Nanodiamond alternative to organic fluorophores to view inside living human cells

No sooner is a Nobel prize (2014) awarded for nanoscopy which makes use of fluorescence to observe processes in living cells than there is an announcement about a new technique that avoids fluorescence and its attendant shortcomings. From an Oct. 27, 2014 news item on Nanowerk (Note: A link has been removed),

Nanodiamonds are providing scientists with new possibilities for accurate measurements of processes inside living cells with potential to improve drug delivery and cancer therapeutics.

Published in Nature Nanotechnology (“Coherent anti-Stokes Raman scattering microscopy of single nanodiamonds”), researchers from Cardiff University have unveiled a new method for viewing nanodiamonds inside human living cells for purposes of biomedical research.

An Oct. 27, 2014 Cardiff University (Wales) news release, which originated the news item, explains why the use of nanodiamonds is superior to the use of organic flurophores,

Nanodiamonds are very small particles (a thousand times smaller than human hair) and because of their low toxicity they can be used as a carrier to transport drugs inside cells. They also show huge promise as an alternative to the organic fluorophores usually used by scientists to visualise processes inside cells and tissues.

A major limitation of organic fluorophores is that they have the tendency to degrade and bleach over time under light illumination. This makes it difficult to use them for accurate measurements of cellular processes. Moreover, the bleaching and chemical degradation can often be toxic and significantly perturb or even kill cells.

There is a growing consensus among scientists that nanodiamonds are one of the best inorganic material alternatives for use in biomedical research, because of their compatibility with human cells, and due to their stable structural and chemical properties.

Previous attempts by other research teams to visualise nanodiamonds under powerful light microscopes have run into the obstacle that the diamond material per se is transparent to visible light. Locating the nanodiamonds under a microscope had relied on tiny defects in the crystal lattice, which fluoresce under light illumination.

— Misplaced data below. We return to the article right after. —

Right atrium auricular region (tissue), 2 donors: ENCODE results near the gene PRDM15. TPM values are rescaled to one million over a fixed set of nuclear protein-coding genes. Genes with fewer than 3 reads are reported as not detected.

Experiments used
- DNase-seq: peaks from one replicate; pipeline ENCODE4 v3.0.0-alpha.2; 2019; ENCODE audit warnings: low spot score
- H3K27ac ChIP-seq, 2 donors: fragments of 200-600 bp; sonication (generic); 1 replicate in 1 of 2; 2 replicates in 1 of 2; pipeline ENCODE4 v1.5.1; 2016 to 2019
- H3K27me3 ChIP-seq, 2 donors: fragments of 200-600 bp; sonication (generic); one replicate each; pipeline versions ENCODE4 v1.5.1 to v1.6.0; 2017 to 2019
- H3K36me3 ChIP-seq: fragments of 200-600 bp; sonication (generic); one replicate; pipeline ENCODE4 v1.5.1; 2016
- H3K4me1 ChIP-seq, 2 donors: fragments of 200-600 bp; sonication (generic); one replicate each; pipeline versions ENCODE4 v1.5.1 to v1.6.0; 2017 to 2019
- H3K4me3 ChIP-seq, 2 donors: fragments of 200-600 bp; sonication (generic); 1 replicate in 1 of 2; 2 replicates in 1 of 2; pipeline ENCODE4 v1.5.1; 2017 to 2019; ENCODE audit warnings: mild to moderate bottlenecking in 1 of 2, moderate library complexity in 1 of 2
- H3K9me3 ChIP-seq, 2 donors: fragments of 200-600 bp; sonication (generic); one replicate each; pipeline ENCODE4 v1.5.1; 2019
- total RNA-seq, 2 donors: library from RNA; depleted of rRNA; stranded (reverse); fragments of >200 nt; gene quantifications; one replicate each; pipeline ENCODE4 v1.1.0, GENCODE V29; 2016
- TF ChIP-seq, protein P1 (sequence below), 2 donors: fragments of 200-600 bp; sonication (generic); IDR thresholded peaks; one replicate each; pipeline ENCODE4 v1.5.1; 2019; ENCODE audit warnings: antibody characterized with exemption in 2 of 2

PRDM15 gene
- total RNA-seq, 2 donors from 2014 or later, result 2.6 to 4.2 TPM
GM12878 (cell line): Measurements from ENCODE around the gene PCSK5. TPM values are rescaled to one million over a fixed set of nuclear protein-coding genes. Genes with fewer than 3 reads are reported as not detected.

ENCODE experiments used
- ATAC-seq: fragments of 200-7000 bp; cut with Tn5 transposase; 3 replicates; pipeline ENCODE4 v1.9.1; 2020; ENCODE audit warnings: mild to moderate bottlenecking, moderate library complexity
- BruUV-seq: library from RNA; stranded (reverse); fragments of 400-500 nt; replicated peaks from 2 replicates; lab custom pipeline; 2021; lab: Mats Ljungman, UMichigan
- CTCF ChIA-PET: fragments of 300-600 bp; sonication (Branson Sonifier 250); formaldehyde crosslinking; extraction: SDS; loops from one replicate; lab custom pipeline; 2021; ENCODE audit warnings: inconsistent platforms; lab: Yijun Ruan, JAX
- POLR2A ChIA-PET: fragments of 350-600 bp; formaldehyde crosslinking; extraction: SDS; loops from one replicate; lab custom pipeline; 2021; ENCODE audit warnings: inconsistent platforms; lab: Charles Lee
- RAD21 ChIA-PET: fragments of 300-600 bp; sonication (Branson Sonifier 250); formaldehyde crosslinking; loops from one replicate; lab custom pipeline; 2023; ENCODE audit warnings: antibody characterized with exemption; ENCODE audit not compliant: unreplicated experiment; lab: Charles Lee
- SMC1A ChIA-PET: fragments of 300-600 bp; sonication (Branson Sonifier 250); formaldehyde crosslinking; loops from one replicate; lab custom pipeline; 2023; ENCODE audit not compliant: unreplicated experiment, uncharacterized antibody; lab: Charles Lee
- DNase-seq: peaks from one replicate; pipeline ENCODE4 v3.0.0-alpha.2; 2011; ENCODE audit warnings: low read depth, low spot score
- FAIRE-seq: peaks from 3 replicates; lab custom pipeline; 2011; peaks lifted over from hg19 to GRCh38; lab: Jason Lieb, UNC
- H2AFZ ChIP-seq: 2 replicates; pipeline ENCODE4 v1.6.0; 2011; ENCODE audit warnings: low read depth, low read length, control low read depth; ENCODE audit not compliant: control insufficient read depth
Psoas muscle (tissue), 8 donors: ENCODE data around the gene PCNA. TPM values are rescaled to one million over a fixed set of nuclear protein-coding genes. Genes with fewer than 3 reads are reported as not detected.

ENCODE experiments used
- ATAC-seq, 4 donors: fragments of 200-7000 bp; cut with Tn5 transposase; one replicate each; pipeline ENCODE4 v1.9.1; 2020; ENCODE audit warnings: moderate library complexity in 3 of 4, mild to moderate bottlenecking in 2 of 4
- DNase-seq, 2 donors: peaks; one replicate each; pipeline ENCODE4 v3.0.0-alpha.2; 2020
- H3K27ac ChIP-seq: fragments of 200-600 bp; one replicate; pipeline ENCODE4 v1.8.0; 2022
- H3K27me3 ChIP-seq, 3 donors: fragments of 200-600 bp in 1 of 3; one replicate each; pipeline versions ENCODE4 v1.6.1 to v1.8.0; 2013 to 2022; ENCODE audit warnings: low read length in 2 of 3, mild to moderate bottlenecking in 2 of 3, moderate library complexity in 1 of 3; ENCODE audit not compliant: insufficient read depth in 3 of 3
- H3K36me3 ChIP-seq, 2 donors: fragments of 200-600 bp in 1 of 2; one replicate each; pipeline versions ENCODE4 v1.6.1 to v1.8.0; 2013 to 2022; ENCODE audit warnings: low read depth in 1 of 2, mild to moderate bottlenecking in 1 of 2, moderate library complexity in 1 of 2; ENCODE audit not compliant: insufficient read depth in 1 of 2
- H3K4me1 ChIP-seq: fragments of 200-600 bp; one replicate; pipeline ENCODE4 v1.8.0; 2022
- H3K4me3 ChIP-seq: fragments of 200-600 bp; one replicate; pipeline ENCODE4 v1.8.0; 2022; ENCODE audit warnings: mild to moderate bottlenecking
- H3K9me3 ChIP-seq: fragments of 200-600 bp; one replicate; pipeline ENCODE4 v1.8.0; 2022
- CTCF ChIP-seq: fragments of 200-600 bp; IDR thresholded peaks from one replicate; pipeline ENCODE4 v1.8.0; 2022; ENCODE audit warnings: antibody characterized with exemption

Production of the defects proved both costly and difficult to realise in a controlled way. Furthermore, the fluorescence light emitted by these defects, and in turn the image gleaned from the microscopic exploration of these flawed nanodiamonds, is sometimes also unstable.

In their latest paper, researchers from Cardiff University’s Schools of Biosciences and Physics showed that non-fluorescing nanodiamonds (diamonds without defects) can be imaged optically and far more stably via the interaction between the illuminating light and the vibrating chemical bonds in the diamond lattice structure which results in scattered light at a different colour.

The paper describes how two laser beams beating at a specific frequency are used to drive chemical bonds to vibrate in sync. One of these beams is then used to probe this vibration and generate a light, called coherent anti-Stokes Raman scattering (CARS).

By focusing these laser beams onto the nanodiamond, a high-resolution CARS image is generated. Using an in-house built microscope, the research team was able to measure the intensity of the CARS light on a series of single nanodiamonds of different sizes.

The nanodiamond size was accurately measured by means of electron microscopy and other quantitative optical contrast methods developed within the researcher’s lab. In this way, they were able to quantify the relationship between the CARS light intensity and the nanoparticle size.

Consequently, the calibrated CARS signal enabled the team to analyse the size and number of nanodiamonds that had been delivered into living cells, with a level of accuracy hitherto not achieved by other methods.